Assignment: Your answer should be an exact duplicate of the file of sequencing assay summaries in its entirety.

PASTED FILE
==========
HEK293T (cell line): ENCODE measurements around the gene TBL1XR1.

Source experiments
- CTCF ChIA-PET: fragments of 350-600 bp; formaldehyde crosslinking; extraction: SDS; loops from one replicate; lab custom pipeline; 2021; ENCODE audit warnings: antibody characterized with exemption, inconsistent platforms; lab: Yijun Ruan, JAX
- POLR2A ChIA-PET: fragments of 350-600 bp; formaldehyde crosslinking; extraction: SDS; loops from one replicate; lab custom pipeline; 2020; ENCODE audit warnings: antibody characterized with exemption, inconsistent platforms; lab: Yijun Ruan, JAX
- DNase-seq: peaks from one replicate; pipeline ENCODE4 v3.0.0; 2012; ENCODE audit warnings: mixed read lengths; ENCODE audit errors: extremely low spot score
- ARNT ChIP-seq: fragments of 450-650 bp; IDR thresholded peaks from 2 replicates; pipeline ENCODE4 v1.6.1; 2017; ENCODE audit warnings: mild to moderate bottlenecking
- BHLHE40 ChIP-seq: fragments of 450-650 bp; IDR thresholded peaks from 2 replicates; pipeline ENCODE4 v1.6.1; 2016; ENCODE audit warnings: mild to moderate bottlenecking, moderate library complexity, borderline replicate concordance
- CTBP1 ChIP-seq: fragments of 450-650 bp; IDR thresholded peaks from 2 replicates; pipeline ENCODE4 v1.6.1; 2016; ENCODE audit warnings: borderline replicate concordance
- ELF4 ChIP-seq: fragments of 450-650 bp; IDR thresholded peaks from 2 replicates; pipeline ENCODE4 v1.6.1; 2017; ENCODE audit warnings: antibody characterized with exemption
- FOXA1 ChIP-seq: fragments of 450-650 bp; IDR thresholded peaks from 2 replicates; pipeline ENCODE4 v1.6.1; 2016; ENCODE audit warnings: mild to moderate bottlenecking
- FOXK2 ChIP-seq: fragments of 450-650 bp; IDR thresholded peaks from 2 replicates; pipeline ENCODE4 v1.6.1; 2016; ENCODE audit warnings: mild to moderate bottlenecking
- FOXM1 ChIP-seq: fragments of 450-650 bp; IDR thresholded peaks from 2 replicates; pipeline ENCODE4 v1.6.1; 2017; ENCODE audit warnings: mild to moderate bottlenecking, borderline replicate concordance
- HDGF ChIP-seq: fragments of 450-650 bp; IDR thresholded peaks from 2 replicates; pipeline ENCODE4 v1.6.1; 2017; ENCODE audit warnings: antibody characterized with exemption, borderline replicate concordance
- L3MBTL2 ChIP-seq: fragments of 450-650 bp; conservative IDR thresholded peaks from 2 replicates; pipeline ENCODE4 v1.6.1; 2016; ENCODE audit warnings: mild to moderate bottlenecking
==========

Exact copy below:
HEK293T (cell line): ENCODE measurements around the gene TBL1XR1.

Source experiments
- CTCF ChIA-PET: fragments of 350-600 bp; formaldehyde crosslinking; extraction: SDS; loops from one replicate; lab custom pipeline; 2021; ENCODE audit warnings: antibody characterized with exemption, inconsistent platforms; lab: Yijun Ruan, JAX
- POLR2A ChIA-PET: fragments of 350-600 bp; formaldehyde crosslinking; extraction: SDS; loops from one replicate; lab custom pipeline; 2020; ENCODE audit warnings: antibody characterized with exemption, inconsistent platforms; lab: Yijun Ruan, JAX
- DNase-seq: peaks from one replicate; pipeline ENCODE4 v3.0.0; 2012; ENCODE audit warnings: mixed read lengths; ENCODE audit errors: extremely low spot score
- ARNT ChIP-seq: fragments of 450-650 bp; IDR thresholded peaks from 2 replicates; pipeline ENCODE4 v1.6.1; 2017; ENCODE audit warnings: mild to moderate bottlenecking
- BHLHE40 ChIP-seq: fragments of 450-650 bp; IDR thresholded peaks from 2 replicates; pipeline ENCODE4 v1.6.1; 2016; ENCODE audit warnings: mild to moderate bottlenecking, moderate library complexity, borderline replicate concordance
- CTBP1 ChIP-seq: fragments of 450-650 bp; IDR thresholded peaks from 2 replicates; pipeline ENCODE4 v1.6.1; 2016; ENCODE audit warnings: borderline replicate concordance
- ELF4 ChIP-seq: fragments of 450-650 bp; IDR thresholded peaks from 2 replicates; pipeline ENCODE4 v1.6.1; 2017; ENCODE audit warnings: antibody characterized with exemption
- FOXA1 ChIP-seq: fragments of 450-650 bp; IDR thresholded peaks from 2 replicates; pipeline ENCODE4 v1.6.1; 2016; ENCODE audit warnings: mild to moderate bottlenecking
- FOXK2 ChIP-seq: fragments of 450-650 bp; IDR thresholded peaks from 2 replicates; pipeline ENCODE4 v1.6.1; 2016; ENCODE audit warnings: mild to moderate bottlenecking
- FOXM1 ChIP-seq: fragments of 450-650 bp; IDR thresholded peaks from 2 replicates; pipeline ENCODE4 v1.6.1; 2017; ENCODE audit warnings: mild to moderate bottlenecking, borderline replicate concordance
- HDGF ChIP-seq: fragments of 450-650 bp; IDR thresholded peaks from 2 replicates; pipeline ENCODE4 v1.6.1; 2017; ENCODE audit warnings: antibody characterized with exemption, borderline replicate concordance
- L3MBTL2 ChIP-seq: fragments of 450-650 bp; conservative IDR thresholded peaks from 2 replicates; pipeline ENCODE4 v1.6.1; 2016; ENCODE audit warnings: mild to moderate bottlenecking